In the case of analytic style, policy advocates should use data for developing policy proposals and evaluate how existing policies have made a change in society (Jansson, 2014). For this purpose, they work with think tanks and government agencies. They must have adequate skills in conducting research and making recommendations (Jansson, 2014). Despite the revolutionary reform introduced by the ACA, it had many inadequacies. Obama and other Democrats did not want to interfere with the functional parts that they only introduced a minimally invasive reform (Jost & McDonough, 2020). They feared that the healthcare reform would meet a fate similar to the Clinton health reform. Thus, the ACA failed to implement any new public health insurance program but primarily relied on expanding Medicaid. The ACA does not include federal price regulation, and also it does not provide the federal government any control for negotiating drug prices (Jost & McDonough, 2020). Even though the ACA had given significant authority to the federal government, it still favors state over federal regulation, which shows the policy preferences of Democratic senators who had drafted the Act (Jost & McDonough, 2020). It also did not address the premium tax credits that were not available to around 12 million undocumented immigrants (Jost & McDonough, 2020). Thus, policy advocates must employ an analytic style to develop new policy proposals and improve the existing policy.
Policy advocates employ a troubleshooting style for enhancing initiatives or evaluating them using an “eye to improve their quality” (Jansson, 2014, p. 82). In this case, policy advocates must work alongside planning groups and coordinate their activities with government officials, funders, and consultants (Jansson, 2014). Compared to other styles, troubleshooting involves less conflict because policy advocates focus on problem-solving and improving a particular program. Policy advocates engaging in troubleshooting style should have adequate skills to assess a specific plan and identify its flaw. To determine the weaknesses within ACA, policy advocates must research within the healthcare services and work alongside healthcare professionals.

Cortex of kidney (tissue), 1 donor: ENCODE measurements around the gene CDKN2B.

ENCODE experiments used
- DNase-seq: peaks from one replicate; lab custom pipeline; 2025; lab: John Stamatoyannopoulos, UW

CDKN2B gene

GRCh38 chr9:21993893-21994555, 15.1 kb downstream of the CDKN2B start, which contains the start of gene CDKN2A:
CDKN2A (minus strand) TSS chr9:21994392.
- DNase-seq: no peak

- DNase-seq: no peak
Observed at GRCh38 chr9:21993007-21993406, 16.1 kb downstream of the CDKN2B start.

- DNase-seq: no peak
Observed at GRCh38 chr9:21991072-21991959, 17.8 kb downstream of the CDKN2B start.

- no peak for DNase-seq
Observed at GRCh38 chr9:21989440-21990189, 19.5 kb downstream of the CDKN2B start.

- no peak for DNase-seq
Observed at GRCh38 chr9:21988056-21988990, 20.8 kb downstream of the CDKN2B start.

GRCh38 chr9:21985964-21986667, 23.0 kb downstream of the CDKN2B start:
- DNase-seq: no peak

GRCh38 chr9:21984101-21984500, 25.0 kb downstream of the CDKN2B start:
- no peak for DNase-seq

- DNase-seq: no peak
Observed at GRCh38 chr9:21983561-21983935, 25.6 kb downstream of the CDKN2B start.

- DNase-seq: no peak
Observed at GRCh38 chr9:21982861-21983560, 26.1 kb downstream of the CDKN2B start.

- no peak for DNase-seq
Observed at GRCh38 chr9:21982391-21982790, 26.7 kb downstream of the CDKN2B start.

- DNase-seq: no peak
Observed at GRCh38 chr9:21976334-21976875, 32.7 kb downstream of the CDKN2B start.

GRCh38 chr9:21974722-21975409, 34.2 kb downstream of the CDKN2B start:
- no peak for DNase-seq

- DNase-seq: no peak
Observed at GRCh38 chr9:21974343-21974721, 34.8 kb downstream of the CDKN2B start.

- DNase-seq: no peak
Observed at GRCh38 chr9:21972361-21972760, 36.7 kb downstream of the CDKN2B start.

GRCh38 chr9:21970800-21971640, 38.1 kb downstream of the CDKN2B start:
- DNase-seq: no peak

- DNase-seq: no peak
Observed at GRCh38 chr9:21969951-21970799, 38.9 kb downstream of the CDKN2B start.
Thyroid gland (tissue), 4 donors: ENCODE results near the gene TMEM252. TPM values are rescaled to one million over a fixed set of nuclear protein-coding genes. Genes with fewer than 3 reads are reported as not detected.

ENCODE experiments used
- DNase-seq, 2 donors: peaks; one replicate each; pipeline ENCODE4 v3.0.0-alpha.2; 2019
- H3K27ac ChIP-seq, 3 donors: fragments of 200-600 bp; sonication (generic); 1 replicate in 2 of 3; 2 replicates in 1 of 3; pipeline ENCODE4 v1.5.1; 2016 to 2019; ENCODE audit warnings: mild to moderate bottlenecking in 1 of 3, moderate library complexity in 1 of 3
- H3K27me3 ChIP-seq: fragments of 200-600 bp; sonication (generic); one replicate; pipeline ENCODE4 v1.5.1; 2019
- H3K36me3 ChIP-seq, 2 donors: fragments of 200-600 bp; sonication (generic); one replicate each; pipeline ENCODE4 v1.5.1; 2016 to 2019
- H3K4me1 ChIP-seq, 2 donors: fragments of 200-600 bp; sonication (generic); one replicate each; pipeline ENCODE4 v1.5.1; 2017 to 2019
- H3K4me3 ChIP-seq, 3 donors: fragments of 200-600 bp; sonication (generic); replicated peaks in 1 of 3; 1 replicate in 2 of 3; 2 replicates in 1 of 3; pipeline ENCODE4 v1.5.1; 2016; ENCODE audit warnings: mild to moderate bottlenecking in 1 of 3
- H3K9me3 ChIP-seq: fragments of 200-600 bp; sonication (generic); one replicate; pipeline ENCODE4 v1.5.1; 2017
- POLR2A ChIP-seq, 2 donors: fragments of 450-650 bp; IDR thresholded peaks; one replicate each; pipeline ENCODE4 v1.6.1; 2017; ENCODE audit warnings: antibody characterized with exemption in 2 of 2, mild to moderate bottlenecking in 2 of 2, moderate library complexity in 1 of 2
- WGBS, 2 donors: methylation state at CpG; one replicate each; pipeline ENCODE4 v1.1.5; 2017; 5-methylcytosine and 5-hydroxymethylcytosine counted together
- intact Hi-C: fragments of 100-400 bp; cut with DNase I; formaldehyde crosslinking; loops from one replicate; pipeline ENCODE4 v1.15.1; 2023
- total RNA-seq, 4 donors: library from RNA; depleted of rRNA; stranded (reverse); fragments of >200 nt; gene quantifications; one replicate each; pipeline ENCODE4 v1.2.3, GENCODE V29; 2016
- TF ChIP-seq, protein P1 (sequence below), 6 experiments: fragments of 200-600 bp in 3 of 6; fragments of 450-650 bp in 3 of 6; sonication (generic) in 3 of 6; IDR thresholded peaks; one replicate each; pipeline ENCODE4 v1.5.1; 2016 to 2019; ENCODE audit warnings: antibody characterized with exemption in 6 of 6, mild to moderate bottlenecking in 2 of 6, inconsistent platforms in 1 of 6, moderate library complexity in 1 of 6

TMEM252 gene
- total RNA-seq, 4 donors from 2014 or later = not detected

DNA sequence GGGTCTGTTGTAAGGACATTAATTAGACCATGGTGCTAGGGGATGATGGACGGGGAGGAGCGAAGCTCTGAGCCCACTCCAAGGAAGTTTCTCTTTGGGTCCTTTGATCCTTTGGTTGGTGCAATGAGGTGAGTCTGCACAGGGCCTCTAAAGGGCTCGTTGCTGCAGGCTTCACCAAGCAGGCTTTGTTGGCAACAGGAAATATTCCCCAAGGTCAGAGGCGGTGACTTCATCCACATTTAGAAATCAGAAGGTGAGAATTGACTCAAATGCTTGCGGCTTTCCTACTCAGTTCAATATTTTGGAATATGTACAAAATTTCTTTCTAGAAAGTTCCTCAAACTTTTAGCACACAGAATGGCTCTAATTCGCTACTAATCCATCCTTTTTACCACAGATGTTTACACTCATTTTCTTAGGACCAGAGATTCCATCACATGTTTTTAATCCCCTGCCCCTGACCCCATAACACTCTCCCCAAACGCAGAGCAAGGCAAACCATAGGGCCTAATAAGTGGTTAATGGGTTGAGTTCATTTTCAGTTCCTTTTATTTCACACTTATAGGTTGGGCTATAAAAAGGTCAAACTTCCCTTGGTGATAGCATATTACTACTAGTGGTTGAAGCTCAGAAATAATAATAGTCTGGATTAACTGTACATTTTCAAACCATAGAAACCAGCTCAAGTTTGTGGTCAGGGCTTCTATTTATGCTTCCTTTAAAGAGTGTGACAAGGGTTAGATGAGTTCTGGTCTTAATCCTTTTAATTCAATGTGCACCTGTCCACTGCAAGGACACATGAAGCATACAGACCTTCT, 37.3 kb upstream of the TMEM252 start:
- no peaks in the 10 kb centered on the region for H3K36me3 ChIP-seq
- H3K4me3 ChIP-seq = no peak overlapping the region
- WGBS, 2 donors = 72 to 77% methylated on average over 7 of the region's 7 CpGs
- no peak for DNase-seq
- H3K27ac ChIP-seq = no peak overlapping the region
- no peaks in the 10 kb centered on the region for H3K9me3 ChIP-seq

Policy advocacy is a professional intervention that seeks to enhance the well-being of the public. Social workers who work with clients have a primary professional duty to reform policies that aggravate their clients’ issues. Policies often go through different developmental stages. They are not enforced within the span of a single day but rather go through years and years of deliberations. They majorly focus on vulnerable populations, and the policies seek to improve their lives and conditions. Jansson (2014) asserts that if social workers ignore the reforms that policies require, they potentially ignore their clients’ ecosystems. Therefore, it becomes unethical to refrain from engaging in policy advocacy and overlook improvements that specific policies need. Social workers must persuade policymakers to enforce social reforms and elect progressive candidates to the office (Jansson, 2014).
Policy advocacy is a developmental process. Policy advocates must use analytic, political, interactional, and ethical skills to avoid challenges. In the context of ACA, social workers have long understood its shortcomings. Although the policy prevented discrimination of pre-existing conditions and expanded Medicaid, it still failed to achieve universal coverage, resulting in rendering millions of people underinsured (Yingling, 2020). Social workers must use their analytical skills to understand the shortcomings of the reform and how it still did not provide comprehensive protection to disenfranchised communities. Therefore, social workers could understand how the reform reinforces the conventional system where big corporations still profit from the disenfranchised’s sufferings.